Published online Aug 28, 2015. doi: 10.3748/wjg.v21.i32.9466
Peer-review started: April 24, 2015
First decision: May 18, 2015
Revised: June 5, 2015
Accepted: July 18, 2015
Article in press: July 18, 2015
Published online: August 28, 2015
Cirrhosis is associated with marked abnormalities in the circulatory function that involve a reduction in systemic vascular resistance. An important cause of this vasodilatation is the increased production or activity of nitric oxide (NO) in the splanchnic circulation. During portal hypertension and cirrhosis an increased endothelial NO synthase (eNOS) activity is demonstrated in splanchnic vessels. In contrast, the activity of eNOS in the cirrhotic liver is decreased, which suggests a different regulation of eNOS in the liver and in the splanchnic vessels. Asymmetric dimethylarginine (ADMA) is an endogenous NO inhibitor and higher plasma levels of ADMA are related to increased cardiovascular risk in both the general population and among patients with cirrhosis. It has been demonstrated that the liver is a key player in the metabolism of ADMA. This observation was further supported by investigations in human patients, showing a close correlation between ADMA plasma levels and the degree of hepatic dysfunction. ADMA is degraded to citrulline and dimethylamine by dimethylarginine dimethylaminohydrolases (DDAHs). DDAHs are expressed as type 1 and 2 isoforms and are widely distributed in various organs and tissues, including the liver. In this review, we discuss experimental and clinical data that document the effects of dimethylarginines on vascular function in cirrhosis. Our increasing understanding of the routes of synthesis and metabolism of methylarginines is beginning to provide insights into novel mechanisms of liver disease and allowing us to identify potential therapeutic opportunities.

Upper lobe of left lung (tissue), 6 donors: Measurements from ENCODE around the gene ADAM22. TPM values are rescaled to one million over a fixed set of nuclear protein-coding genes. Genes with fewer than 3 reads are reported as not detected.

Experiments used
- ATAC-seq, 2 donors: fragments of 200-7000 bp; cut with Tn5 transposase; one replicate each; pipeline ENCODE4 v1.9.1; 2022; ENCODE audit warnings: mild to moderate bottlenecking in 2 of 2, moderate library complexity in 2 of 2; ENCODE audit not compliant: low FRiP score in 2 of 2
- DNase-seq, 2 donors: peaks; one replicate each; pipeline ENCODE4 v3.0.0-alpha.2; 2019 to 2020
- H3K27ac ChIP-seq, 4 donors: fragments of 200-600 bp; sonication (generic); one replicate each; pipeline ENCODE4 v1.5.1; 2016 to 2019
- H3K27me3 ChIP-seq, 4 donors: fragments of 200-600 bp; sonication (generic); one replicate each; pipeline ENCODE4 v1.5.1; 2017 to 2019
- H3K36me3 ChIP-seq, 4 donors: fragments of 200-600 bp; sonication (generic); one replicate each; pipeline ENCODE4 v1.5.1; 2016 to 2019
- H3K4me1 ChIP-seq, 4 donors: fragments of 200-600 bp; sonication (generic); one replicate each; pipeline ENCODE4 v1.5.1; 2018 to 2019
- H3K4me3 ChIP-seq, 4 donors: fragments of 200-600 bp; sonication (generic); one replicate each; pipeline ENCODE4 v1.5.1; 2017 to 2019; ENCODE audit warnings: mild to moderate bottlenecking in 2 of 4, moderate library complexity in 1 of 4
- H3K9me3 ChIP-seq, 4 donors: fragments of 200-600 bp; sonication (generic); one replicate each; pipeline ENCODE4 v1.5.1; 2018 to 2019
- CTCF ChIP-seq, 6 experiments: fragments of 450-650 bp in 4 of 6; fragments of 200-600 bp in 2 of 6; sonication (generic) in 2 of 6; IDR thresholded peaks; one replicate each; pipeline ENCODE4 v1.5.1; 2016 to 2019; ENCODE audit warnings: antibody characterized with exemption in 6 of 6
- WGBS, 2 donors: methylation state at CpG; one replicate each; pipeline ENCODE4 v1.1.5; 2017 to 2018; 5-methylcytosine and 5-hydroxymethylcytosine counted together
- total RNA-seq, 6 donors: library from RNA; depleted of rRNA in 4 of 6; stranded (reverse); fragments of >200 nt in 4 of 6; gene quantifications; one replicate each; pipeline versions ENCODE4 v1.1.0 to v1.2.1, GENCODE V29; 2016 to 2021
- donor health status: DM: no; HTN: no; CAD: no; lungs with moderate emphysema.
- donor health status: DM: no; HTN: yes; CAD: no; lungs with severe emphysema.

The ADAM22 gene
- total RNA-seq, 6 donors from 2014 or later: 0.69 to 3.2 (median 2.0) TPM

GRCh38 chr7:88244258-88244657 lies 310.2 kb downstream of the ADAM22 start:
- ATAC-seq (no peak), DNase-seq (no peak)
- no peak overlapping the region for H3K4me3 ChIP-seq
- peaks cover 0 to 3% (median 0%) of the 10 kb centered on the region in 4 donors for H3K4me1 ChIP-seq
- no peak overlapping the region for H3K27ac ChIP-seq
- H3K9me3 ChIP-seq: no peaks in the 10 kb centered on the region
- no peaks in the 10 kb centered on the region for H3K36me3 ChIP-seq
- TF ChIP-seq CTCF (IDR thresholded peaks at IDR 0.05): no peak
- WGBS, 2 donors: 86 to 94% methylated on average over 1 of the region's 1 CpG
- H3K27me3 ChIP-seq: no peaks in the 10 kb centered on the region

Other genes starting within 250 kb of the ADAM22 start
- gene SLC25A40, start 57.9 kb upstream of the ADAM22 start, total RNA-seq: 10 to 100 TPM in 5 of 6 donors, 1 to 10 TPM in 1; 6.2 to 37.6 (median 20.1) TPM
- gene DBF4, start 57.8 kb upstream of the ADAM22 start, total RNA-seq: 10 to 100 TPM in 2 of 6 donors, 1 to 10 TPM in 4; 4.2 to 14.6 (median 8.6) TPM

Core tip: Several lines of evidence point out that the liver is an important organ clearing asymmetric dimethylarginine (ADMA), an endogenous inhibitor of nitric oxide synthase and a mediator of elevated intrahepatic vascular tone in cirrhosis. ADMA is degraded by dimethylarginine dimethylaminohydrolases that are expressed widely in the liver. Therefore, liver dysfunction could lead to alterations in the levels of ADMA and modifies nitric oxide bioavailability. Our increasing understanding of the routes of synthesis and metabolism of methylarginines is beginning to provide insights into novel mechanisms of liver disease and allowing us to identify potential therapeutic opportunities.